Mary took a pound of costly perfume made of pure nard, anointed Jesus’ feet, and wiped them with her hair. The house was filled with the fragrance of the perfume. John 12:3
There are two stories about Mary of Bethany at the feet of Jesus. In the first story from the Gospel of Luke chapter 10 we see Mary sitting at the feet of Jesus while Martha scurries around preparing the meal. We see Jesus correct Martha in this story telling her that Mary has chosen the better part. We know from this that adoring Jesus should be primary, above all the distractions of the world. When we keep our eyes on Jesus, when we pray and adore, our work flows from that.
But in today’s Gospel, the story of Mary anointing the feet of Jesus, we see something even more about adoring Jesus. Mary of Bethany is willing to give her most expensive perfume to anoint Jesus. She is willing to in essence make a fool of herself in adoration of Him. She gives him her all because she knows he can take her sin and forgive her. And we see her get persecuted by Judas for this. Judas claiming that it should have been sold and given to the poor.
But Judas Iscariot, one of his disciples (the one who was about to betray him), said, “Why was this perfume not sold for three hundred denarii and the money given to the poor?” (He said this not because he cared about the poor, but because he was a thief; he kept the common purse and used to steal what was put into it.) John 12:4-6
We know because the Gospel tells us that Judas is stealing. We know his heart is hard. But have we ever thought about the fact that we could be Judas? This scenario could be applied to almost any group today, not just the poor, but any marginalized group that people advocate for. If we aren’t properly ordered towards God in adoration, our advocacy can actually be harmful.
For a moment, I want to apply this story beyond helping the poor (which we should most definitely be doing.) I want to apply it more broadly to those we speak of as marginalized. We put labels on groups and we fight for the group we want to fight for. Look at us, we scream, and so the focus actually becomes the wounds of the group, and how they were wronged, rather than on God and how we can walk towards healing.
Don’t get me wrong, we should always reach out to those who are wounded and marginalized. We should help those in poverty, we should help those in sin, we should help those who have faced injustice. But the question becomes, are we helping them to adore Jesus? or are we adoring their wounds and their sin and leaving them sitting in them? Are we leading them towards unforgiveness or towards sin, hindering their healing in our effort to help?
It seems Mary was singular minded. She was focused on Jesus. Though these scenes take place prior to the crucifixion, Mary seems to know interiorly that it is Jesus’ wounds we should adore. Why? Because he takes our wounds off of us and takes them on Himself. His wounds are wounds of true love. His wounds mean our healing. His wounds mean we can be lifted out of poverty and sin. In today’s world I would venture to say that it is spiritual poverty from which we suffer. By focusing on Jesus’ wounds our hearts can become spiritually rich.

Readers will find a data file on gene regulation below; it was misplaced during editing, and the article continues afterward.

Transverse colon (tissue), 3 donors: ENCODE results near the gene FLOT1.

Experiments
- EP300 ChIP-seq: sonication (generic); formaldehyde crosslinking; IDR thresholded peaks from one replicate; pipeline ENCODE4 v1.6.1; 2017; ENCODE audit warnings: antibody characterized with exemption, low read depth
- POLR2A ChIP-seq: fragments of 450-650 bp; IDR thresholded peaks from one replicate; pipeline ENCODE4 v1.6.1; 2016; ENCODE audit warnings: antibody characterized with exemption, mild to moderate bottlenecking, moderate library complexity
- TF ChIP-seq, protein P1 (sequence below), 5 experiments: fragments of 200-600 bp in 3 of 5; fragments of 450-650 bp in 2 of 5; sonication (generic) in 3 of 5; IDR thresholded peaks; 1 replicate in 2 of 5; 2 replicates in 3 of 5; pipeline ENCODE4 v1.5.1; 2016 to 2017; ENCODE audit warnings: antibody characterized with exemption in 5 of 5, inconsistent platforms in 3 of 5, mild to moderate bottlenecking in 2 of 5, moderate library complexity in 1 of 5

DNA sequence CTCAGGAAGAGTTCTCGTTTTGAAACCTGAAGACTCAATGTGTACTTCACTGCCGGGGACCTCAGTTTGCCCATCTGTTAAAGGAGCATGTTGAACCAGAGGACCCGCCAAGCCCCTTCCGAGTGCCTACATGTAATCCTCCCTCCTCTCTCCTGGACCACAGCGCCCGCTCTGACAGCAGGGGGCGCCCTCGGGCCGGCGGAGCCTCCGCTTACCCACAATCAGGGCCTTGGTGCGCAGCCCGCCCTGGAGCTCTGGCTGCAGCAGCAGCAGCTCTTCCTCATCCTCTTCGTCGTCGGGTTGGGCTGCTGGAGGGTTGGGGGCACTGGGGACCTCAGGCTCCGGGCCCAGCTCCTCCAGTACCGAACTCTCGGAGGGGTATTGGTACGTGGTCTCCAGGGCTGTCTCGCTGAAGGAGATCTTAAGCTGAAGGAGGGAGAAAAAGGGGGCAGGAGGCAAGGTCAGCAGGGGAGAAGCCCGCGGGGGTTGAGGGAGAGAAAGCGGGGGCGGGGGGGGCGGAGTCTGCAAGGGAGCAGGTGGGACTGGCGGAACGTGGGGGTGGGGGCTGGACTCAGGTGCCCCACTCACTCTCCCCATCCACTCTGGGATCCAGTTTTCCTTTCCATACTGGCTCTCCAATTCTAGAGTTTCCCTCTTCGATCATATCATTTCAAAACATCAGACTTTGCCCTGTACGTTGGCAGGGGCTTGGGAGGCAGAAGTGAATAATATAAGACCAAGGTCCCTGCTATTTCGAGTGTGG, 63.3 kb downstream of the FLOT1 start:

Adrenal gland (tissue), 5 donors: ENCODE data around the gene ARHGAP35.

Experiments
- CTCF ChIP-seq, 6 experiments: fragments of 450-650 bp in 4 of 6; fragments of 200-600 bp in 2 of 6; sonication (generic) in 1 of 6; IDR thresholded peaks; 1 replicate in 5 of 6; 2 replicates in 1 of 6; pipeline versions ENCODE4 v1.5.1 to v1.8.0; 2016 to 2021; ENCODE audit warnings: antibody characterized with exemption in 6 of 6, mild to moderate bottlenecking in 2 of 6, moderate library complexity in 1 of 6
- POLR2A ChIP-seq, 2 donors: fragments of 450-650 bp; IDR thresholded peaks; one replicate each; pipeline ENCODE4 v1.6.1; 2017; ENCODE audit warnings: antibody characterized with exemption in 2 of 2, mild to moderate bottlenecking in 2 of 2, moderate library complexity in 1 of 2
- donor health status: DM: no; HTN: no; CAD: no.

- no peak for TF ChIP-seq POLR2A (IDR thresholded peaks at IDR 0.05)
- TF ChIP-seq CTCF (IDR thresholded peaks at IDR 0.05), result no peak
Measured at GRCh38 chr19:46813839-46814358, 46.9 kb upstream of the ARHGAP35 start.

When we focus solely on people’s wounds without redirecting them towards Christ and the truth that He taught, it becomes our own wound we adore and our own sin we adore. For some, their own sin blinds them to real love. For others, great empathy can be a hinderance to real love and real help. Saint Catherine of Siena once said, “too great pity is the greatest cruelty.”
In the case of Judas, he was blinded by sin. His heart didn’t want to help the poor at all. He was actually just made uncomfortable by the sight of true adoration. It pricked his sinful conscience. He was worshipping his own sin, his own wounds, to the detriment of his own healing. For Judas he was beyond just the distraction of Martha, he wasn’t looking to be lifted from sin, but to justify it and proclaim his own virtue while doing it. He was sitting in pride judging Mary. His pride would soon turn to despair, a twisted form of pride. The focus for Him was never really Jesus, but always self.
We see this so much today. The term we have come up with for it is virtue signaling. We help a marginalized group, and we judge others as hateful if they adore Christ and want to redirect people to Him. We judge harshly those that actually think Jesus can lift people out of sin. We have in essence gotten it all backwards.
Mary was properly focused and she was persecuted for it. When we focus solely on the wound, we sit and wallow in it without ever healing. We sit in sin and unforgiveness.
The most marginalized group that I can think of is actually the Catholic Saint. If you read their stories they are often mocked, imprisoned, beaten, tortured, and killed. But they are singularly focused on Christ and they know exactly who they are, they are not confused. They are willing to go to the death for Christ because they know that freedom from their chains comes from true love and forgiveness. They know that it isn’t really love if it isn’t grounded in truth. They go to their deaths wanting the salvation of others and walking in complete forgiveness. They, like Mary, adore the true God and give Him their all. It doesn’t make sense to the world. The world sits in worship of their own sin and wounds. But when we see a Saint we know they are different. We know they have chosen the better part.
It is why all things should begin and end in prayer and adoration of the God who loves us. It is His wounds we should adore.